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Carbon capture to help reduce emissions from hydrogen

“We have infrastructure already in place,” said Amit Kumar, professor at the University of Alberta and Alberta Innovates Associate industrial research chair in energy and environmental systems engineering.
1805 CCUS CC
Alberta plans to ramp up hydrogen production in the province and capture the emissions from the process through carbon capture, utilization and store, which will drastically reduce emissions and help Alberta get closer to achieving federal climate targets. FILE PHOTO/St. Albert Gazette

Great West Media has received federal government funding through the Local Journalism Initiative to support a reporter to cover climate in Alberta.

Jen Henderson will feature in-depth reporting on where Alberta is at with actions to reduce carbon emissions and generation of less carbon-intensive energy, along with climate issues across the province as they intersect with industry, business, the environment, the economy, communities, and lifestyles.

Please email jhenderson@stalbert.greatwest.ca with story ideas.

As Alberta attempts to position itself as a hydrogen energy exporter, one of the keys to ensuring the process is green is to rely on capturing the carbon emitted from the process.

Alberta is planning to capture the emissions that come from creating hydrogen through a system called carbon capture, utilization, and storage (CCUS).

Amit Kumar, professor at the University of Alberta and Alberta Innovates Associate industrial research chair in energy and environmental systems engineering, said the province has a lot of natural potential for CCUS.

“We have infrastructure already in place,” Kumar said, adding that Alberta's geology makes it easy to store carbon underground. 

The Alberta Carbon Trunk Line can sequester up to 14.5 million tonnes of C02 per year, Kumar said.

“In the province there is an opportunity for us to become a leader.”

CCUS works by capturing the carbon emitted through industrial process, such as making hydrogen, and pumps it underground for storage, instead of it being emitted into the atmosphere. The hydrogen created through this process is known as blue hydrogen. 

The process will help bring down emissions from the oil and gas sector drastically, Kumar said. In some processes, anywhere from 52 per cent all the way to 85 to 90 per cent of emissions can be captured, Kumar said, and with more advanced technology up to 95 per cent of C02 emitted can be captured.

Right now, there are two large-scale CCUS projects in the province to reduce industrial emissions, including the Quest project, which began operations in northwest Edmonton in 2015 and captured more than five megatons of C02 by the end of 2020.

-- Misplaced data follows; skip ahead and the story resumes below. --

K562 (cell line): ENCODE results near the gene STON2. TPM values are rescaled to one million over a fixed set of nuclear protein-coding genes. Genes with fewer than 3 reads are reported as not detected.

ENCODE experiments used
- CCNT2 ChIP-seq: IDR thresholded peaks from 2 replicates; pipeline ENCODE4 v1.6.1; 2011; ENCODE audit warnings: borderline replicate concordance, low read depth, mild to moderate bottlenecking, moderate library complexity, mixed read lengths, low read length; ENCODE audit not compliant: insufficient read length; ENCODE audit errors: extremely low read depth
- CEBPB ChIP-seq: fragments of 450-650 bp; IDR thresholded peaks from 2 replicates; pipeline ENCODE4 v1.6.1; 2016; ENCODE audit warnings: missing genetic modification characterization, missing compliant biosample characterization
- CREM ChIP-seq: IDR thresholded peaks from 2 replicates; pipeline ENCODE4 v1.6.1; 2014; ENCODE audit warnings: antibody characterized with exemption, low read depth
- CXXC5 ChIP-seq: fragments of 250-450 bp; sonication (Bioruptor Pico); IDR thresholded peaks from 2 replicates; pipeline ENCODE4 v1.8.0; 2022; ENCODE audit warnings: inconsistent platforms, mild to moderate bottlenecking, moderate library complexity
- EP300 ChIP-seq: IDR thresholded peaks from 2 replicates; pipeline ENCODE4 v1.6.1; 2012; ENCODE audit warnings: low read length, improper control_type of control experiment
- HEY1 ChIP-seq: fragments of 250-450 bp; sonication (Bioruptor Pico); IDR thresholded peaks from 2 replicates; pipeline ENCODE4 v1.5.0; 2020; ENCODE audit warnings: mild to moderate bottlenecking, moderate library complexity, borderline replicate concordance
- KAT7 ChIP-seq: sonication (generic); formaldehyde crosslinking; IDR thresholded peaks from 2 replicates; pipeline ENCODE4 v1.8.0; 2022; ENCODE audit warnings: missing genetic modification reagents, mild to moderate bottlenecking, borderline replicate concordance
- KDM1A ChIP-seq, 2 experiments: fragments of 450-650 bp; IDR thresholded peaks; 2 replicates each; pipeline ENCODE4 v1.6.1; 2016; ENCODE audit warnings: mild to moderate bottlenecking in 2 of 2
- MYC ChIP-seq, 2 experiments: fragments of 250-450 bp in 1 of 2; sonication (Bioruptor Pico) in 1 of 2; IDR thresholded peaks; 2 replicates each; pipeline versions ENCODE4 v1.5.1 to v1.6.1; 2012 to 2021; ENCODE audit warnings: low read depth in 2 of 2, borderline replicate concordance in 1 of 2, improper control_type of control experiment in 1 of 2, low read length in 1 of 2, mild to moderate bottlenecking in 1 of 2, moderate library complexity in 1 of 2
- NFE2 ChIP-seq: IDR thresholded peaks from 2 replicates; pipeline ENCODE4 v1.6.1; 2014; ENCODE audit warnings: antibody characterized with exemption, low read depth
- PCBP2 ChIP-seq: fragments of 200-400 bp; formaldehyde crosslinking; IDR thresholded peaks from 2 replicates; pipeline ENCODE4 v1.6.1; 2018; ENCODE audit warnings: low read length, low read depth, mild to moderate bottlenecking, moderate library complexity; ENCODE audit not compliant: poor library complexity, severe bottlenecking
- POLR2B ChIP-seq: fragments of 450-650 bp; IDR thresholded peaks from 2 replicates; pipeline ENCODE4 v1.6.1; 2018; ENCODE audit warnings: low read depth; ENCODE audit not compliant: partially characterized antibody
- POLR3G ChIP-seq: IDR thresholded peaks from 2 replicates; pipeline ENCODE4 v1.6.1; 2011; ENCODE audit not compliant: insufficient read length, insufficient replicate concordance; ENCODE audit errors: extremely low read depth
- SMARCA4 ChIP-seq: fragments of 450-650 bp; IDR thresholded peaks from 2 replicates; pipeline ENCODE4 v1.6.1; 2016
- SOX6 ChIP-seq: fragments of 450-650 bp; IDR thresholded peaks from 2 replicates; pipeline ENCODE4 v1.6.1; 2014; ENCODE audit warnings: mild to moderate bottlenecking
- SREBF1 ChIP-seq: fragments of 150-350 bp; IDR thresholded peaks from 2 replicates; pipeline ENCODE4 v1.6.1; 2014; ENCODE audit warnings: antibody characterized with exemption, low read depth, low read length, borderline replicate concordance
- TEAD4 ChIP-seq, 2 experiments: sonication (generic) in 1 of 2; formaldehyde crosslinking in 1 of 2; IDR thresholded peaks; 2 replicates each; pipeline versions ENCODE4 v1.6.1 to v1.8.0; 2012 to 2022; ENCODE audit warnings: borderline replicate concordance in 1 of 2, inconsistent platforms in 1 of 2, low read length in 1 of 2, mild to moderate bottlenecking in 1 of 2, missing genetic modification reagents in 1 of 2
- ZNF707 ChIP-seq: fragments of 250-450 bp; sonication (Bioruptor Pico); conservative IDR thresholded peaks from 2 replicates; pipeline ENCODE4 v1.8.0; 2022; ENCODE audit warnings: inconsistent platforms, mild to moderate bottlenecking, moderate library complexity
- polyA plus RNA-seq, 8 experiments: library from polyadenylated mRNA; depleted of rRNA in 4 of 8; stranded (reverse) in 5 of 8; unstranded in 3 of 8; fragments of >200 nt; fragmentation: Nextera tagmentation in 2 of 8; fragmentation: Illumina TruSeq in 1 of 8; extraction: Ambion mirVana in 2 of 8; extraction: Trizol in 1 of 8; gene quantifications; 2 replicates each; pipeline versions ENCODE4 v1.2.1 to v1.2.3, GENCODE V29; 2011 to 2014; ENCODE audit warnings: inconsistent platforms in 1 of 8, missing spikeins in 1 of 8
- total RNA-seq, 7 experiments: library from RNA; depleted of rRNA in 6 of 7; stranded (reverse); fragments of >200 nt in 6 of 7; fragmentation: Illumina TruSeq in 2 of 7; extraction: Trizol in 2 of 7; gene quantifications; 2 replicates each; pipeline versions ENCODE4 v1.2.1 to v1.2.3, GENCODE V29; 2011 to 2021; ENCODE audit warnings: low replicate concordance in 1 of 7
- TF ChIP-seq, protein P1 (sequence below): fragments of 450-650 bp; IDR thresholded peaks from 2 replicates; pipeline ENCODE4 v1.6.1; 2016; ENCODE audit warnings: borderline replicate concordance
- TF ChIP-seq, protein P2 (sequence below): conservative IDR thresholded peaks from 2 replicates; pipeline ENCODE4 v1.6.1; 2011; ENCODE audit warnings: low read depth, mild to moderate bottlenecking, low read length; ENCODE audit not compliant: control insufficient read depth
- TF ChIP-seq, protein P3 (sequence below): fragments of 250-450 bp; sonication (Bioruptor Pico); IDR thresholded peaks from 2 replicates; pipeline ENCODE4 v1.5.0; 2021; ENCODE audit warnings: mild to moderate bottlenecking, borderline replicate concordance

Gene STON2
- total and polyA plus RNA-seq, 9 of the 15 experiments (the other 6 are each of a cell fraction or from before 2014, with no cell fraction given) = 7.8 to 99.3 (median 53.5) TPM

The carbon captured is transported 65 kilometres north by pipeline and injected into a two-kilometre-deep underground geological reservoir for permanent storage.

The Alberta Carbon Trunk Line started operating in 2020 and currently transports around 1.6 megatons of captured carbon dioxide every year through a 240-kilometre pipeline from the North West Redwater Partnership Surgeon Refinery to central Alberta for permanent storage.

While there is little CCUS currently happening in Alberta, earlier this year the provincial government selected six projects in Alberta’s Industrial Heartland to move forward with carbon capture.

Alberta Energy Minister Sonya Savage said at the time of the announcements the province is trying to ensure carbon capture is deployed responsibly and strategically over the long term, adding CCUS is probably her biggest priority.

While CCUS is hailed as a way to reduce emissions, it comes at a cost.

Kumar said it costs about $16 per tonne of C02 to capture it. At the plant, the carbon must be separated from other gasses that are emitted, transported, and then pumped underground.

But Kumar said despite the cost, one of the key drivers for the process is greenhouse-gas mitigation, adding there will be a cost associated with any mitigation.

In the federal budget the Liberals released a tax credit to help bring down the cost of building CCUS facilities across the country, earmarking $2.6 billion over five years toward a credit for companies which use technology to trap greenhouse-gas emissions and store them underground to prevent them from being released into the atmosphere.

The cost for these projects can range in the hundreds of millions of dollars and can take years to build and get off the ground. The first two big CCUS projects were funded through the federal and provincial governments.

In 2015, the Quest Carbon Capture and Storage facility was built by Shell near Edmonton, which stores carbon safely two kilometres underground and to date has captured and stored more than six million tonnes of C02.

Starting in 2022, companies can claim a tax credit for up to 60 per cent of direct-air capture projects and 50 per cent of all other carbon-capture projects.

Another 37.5-per-cent tax credit is available for companies that want to invest in equipment for carbon transportation, storage, and use.

As time goes on, the tax credit will decrease, and hit 50 per cent in 2031, to encourage companies to build the facilities earlier, rather than wait to get started.

The tax incentive is a big investment from the federal government to help reach its 2030 and 2050 climate goals.

The carbon-capture program will cost $2.6 billion in its first five years, and then reach $8.6 billion by 2030.


Jennifer Henderson, Local Journalism Initiative reporter

About the Author: Jennifer Henderson, Local Journalism Initiative reporter

Jennifer Henderson is the Local Journalism Initiative reporter for Great West Media based in St. Albert, Alta.
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